Communication using speech production and speech perception is one of the basic ways for human to exchange information. Fully understanding such mechanisms of human and realizing them by a computer are the research goal of our laboratory. To do so, we are carrying out of the following research topics.
Speech Cognitive Science
Speech cognition (perception) can be considered as an inverse procedure of the speech production. Since numbers of articulatory situations are able to produce the same sound, there is one-to-many inverse problem occurring in the cognition processing, which is a crucial topic in speech cognition. We are going to challenge the problem by investigating its causes, which are concerned with the stability of the articulatory situation, and the physiological and morphological constraints, via the physiological articulatory model.
Speech Production Mechanisms and Their Modeling
There are still a number of unsolved questions on mechanisms of speech production, especially for production of emotional speech. To answer those questions, we used a physiological articulatory model, which has been developed based on MRI data by this Lab and ATR, to simulate the processing from articulatory target to speech sound and the inverse processing from speech sound to articulatory target. The ``true'' mechanisms can be approached using such an iterative approach. An additional part of this topic is to refine the articulatory model based on physiological discoveries.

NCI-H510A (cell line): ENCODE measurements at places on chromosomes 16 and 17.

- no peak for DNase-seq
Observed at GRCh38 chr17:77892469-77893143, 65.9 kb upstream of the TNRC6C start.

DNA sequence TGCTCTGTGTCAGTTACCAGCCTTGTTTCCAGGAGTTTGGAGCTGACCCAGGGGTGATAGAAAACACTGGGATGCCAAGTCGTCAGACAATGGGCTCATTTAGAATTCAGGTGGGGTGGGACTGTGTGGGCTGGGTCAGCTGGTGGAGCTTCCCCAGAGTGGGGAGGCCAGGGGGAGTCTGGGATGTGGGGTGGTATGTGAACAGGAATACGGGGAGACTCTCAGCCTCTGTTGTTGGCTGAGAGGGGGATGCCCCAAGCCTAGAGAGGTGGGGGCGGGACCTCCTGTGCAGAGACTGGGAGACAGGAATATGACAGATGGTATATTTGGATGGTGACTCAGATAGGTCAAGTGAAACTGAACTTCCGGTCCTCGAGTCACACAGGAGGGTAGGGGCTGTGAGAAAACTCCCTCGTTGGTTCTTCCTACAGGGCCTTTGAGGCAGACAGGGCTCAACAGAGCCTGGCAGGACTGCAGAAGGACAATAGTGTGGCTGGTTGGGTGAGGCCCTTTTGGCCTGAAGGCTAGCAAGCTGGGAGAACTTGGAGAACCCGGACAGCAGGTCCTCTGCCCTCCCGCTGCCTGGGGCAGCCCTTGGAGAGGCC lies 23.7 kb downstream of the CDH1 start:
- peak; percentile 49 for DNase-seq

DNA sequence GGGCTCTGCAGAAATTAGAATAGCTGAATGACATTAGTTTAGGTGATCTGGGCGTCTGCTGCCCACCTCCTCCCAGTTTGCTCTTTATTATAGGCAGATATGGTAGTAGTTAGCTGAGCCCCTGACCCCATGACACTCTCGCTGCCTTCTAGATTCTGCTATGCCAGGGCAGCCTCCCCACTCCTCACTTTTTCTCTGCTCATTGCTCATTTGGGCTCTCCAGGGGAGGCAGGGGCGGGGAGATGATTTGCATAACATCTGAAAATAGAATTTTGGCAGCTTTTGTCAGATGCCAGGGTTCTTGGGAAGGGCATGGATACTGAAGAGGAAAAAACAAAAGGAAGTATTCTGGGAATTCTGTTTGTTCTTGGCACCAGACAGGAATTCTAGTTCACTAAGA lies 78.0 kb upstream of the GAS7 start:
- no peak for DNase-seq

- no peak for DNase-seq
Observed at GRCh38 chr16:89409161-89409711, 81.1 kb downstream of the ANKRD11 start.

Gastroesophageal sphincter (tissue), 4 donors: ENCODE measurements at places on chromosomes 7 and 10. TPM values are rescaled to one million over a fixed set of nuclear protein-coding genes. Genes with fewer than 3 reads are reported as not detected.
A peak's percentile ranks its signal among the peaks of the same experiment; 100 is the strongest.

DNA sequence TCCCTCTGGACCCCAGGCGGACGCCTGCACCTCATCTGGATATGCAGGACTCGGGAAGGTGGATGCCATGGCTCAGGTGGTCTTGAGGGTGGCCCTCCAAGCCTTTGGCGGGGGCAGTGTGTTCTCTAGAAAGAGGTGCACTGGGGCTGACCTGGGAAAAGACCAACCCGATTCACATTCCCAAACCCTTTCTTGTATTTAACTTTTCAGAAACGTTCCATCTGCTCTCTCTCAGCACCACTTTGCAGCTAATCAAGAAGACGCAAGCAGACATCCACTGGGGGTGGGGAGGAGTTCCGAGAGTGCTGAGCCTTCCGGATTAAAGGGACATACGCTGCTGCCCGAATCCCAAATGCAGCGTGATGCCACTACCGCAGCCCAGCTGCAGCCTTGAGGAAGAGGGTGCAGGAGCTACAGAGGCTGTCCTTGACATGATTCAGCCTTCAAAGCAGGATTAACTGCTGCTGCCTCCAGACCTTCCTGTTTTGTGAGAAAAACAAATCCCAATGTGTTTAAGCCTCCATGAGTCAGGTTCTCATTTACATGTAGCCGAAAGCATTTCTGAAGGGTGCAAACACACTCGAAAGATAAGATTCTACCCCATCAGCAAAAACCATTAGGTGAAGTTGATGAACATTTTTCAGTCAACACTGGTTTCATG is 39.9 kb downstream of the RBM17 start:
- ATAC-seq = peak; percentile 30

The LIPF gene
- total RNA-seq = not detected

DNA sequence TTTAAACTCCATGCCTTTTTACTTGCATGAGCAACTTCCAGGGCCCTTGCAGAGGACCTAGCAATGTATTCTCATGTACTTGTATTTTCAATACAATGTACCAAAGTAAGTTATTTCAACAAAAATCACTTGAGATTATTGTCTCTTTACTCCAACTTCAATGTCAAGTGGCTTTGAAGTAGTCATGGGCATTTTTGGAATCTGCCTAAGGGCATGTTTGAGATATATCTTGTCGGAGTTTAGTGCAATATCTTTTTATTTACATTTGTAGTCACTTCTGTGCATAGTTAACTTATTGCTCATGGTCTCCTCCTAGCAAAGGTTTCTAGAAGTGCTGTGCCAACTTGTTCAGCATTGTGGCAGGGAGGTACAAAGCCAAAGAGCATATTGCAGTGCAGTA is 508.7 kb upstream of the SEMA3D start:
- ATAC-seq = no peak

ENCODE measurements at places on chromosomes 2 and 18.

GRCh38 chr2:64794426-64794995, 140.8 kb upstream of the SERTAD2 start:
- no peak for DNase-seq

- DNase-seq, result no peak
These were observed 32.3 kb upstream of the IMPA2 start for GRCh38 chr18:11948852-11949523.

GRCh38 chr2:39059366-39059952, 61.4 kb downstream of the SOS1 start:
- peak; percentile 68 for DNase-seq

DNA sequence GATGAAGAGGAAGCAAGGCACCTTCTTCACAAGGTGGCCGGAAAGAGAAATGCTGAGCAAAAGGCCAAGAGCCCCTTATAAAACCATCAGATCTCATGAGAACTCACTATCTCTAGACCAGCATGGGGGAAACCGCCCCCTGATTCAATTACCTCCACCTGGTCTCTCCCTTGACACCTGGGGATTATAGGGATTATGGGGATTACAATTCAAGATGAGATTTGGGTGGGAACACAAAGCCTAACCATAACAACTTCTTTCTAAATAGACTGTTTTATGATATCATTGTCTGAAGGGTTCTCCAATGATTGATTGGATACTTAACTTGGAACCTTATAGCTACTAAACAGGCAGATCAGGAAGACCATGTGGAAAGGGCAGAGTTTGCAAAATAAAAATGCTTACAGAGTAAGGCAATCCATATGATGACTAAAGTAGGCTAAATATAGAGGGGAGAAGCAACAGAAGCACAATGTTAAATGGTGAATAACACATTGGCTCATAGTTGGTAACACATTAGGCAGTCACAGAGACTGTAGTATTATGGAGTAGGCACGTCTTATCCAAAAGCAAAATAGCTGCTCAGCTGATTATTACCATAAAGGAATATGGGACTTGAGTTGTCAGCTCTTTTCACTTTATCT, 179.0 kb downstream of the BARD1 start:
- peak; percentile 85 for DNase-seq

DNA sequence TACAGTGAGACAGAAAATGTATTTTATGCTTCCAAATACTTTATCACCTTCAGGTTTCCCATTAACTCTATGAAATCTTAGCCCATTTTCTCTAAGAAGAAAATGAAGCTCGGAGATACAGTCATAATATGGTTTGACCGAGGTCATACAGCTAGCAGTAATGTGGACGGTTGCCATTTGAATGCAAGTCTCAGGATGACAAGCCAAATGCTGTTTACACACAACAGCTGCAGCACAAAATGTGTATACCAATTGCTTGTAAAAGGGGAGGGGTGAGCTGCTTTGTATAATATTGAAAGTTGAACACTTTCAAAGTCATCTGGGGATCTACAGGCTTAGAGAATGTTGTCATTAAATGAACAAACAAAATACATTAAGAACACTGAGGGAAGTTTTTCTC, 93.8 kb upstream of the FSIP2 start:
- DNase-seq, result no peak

Speech Communication within The Brain
According to the motor theory of speech perception, a famous hypothesis, speech perception is realizing with reference to image or knowledge of the motor (production) areas (Liberman et al., 1960, 1985). In this research, we are going to verify this theory by investigating interaction between speech perception and production via acoustic analysis, EMG measurement and articulatory observation.
Speech Synthesis with Specific Individuality and Emotion
Individuality of speech depends on physiological (inborn) factors and social (habit-forming) factors. In this study, we focus on the analysis and modeling of the effects of the former factors on speech. Emotion is the paralinguistic information to describe a state of the speaker, which cannot be logically produced. The study is trying to study emotional speech generation by adapting our experience to the articulatory model and clarify the relation between the emotion and acoustic parameters besides the fundamental frequency.
Speech Recognition Considering Auditory, Articulatory and Physiological Features
We are going to develop some novel methods for speech recognition by considering human mechanisms. We are using human auditory property for developing a robust speech recognition method for a noisy environment, coarticulatory mechanism for missing speech recognition, and physiological features for speaker identification.